IT versus WirelessTuesday, September 08, 2009
Historically, wireless networks have been designed and built by people who have skills in both the science and art of wireless. Wireless systems were built with racks of radio equipment, towers, and antennas, and connected back to dispatch or network centers with wired or microwave connections. When there was a problem, a radio technician was dispatched to the site with test equipment, tools, and spare parts.
Today a new battle is brewing. We are using the same towers, antennas, and feed lines, and the radio equipment is still mounted in racks. But the racks are smaller and the connections to the rest of the system are via T1, frame relay,fiber, or microwave links. But when there is a failure, typically, a technician is dispatched to the site after someone monitoring the system remotely has run diagnostics and isolated the point of failure. The technician takes spare plug-in cards with him/her, and "repairs" the system by replacing a bad card or sub-module. Once the part has been replaced, remote diagnostics and a series of tests are run to confirm that the system is back in full operation.
Only a few years ago, we developed site coverage plots by hand, using complex formulas that yielded approximate answers for coverage from specific locations for a specific type of radio service. Today we use complex computer software. We enter the perimeters and the software draws all kinds of fancy plots and we end up with approximate answers for coverage from specific locations.
Today we are heading for a new world where wireless collides with IP and Internet technology. It has been coming for a long time but now it is accelerating and the implications will be interesting. Back when I was helping LA County deploy its microwave backbone for its radio, telephone, and 911 systems, we put large dish antennas on the towers, ran huge cables down to the communications building, attached them to racks full of radio equipment, and interfaced the systems to wired T1 and other types of wired backbone.
Today, someone climbs the tower, clamps a small dish antenna to the side of it, and plugs in an RJ-45 connector attached to a piece of Ethernet cable that runs into the communications shelter where it is plugged into an IP router and then connected to the wired network. By the way, both types of systems work just fine. The newer ones are a lot less expensive to deploy, and when they break they are not fixed in the field, as the older systems were. Boards are replaced until the system starts working again.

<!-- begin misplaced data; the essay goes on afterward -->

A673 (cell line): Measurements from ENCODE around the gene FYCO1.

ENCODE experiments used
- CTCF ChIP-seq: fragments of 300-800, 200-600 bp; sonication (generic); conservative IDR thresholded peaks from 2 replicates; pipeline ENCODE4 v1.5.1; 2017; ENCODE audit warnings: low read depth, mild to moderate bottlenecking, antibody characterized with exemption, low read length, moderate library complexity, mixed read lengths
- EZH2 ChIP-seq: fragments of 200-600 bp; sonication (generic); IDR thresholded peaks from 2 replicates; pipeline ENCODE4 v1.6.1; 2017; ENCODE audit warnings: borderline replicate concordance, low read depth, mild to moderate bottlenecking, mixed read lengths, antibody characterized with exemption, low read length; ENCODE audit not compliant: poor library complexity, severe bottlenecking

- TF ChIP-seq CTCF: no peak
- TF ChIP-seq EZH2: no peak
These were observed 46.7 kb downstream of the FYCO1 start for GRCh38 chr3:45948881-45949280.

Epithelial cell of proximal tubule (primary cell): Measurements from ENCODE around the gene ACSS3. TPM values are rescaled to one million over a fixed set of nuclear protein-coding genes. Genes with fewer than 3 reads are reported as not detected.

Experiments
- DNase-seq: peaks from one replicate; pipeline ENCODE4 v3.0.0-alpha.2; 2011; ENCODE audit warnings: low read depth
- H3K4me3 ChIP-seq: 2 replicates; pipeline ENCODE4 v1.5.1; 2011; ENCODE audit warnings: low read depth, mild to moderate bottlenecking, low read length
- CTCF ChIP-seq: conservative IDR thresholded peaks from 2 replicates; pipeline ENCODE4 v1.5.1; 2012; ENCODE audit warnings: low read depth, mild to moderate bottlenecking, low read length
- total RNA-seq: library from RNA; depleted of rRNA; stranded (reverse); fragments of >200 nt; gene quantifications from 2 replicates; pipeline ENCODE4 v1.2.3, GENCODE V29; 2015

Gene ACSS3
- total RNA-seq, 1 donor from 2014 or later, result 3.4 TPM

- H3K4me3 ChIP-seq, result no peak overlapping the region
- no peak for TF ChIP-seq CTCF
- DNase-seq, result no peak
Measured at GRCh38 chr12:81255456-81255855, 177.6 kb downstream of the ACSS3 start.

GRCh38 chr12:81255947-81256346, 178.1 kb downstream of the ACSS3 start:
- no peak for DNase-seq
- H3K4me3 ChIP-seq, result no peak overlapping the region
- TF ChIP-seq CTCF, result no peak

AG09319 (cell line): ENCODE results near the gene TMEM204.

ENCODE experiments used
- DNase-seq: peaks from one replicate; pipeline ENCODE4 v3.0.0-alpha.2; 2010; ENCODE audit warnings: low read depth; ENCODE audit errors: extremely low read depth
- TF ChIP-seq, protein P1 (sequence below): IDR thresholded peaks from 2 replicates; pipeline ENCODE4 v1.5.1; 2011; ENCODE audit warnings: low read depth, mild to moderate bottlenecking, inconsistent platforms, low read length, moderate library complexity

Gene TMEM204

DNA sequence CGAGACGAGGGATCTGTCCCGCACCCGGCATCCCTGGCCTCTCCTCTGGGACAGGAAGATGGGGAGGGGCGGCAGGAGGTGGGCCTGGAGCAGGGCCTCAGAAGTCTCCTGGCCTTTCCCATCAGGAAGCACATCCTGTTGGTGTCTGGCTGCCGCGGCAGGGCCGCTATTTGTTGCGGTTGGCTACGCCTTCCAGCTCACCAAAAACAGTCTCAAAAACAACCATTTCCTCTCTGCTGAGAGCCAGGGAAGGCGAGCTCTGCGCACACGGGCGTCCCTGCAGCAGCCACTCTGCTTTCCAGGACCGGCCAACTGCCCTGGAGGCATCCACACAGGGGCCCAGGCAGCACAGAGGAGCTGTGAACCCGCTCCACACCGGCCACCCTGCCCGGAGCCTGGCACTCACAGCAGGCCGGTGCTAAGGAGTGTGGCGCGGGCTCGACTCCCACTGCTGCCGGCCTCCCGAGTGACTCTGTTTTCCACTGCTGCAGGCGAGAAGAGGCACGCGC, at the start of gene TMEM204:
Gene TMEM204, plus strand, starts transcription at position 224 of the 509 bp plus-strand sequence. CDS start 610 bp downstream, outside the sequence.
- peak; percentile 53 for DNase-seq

IP is changing the world of wireless, and with changes come politics and budget battles. In most wireless organizations today, there is the radio side of the house and then the IT side. Until recently, their staffs did not interact much. The radio engineers, site managers, and technicians are tasked with finding new locations for sites to add capacity or coverage, having the sites built, and then running real-world coverage tests to find out how closely the computer-generated coverage maps match the actual "as built" coverage. They usually find a fair number of differences due to signal shading, signal absorption by trees (pine trees are like sponges for radio signals), and other obstructions either man-made or natural.
The IT department is now charged with getting the output from the site back into the network, although this, too, is a recent change-the communications department used to handle the system end-to-end. This transition has been possible because tasks have become so automated and new back-end systems are being built as all-IP networks. It used to be that radio sites held radios, power supplies, back-up batteries, and not much more. Today, that same site probably has at least one IP router, most of the interconnections are IP-based, and lots of Ethernet cables are running around the site. (These cables have to be shielded and must be grounded to a good ground on both ends to prevent the radios from interfering with the cables, or as is usually the case, to keep the cables from interfering with the radios.)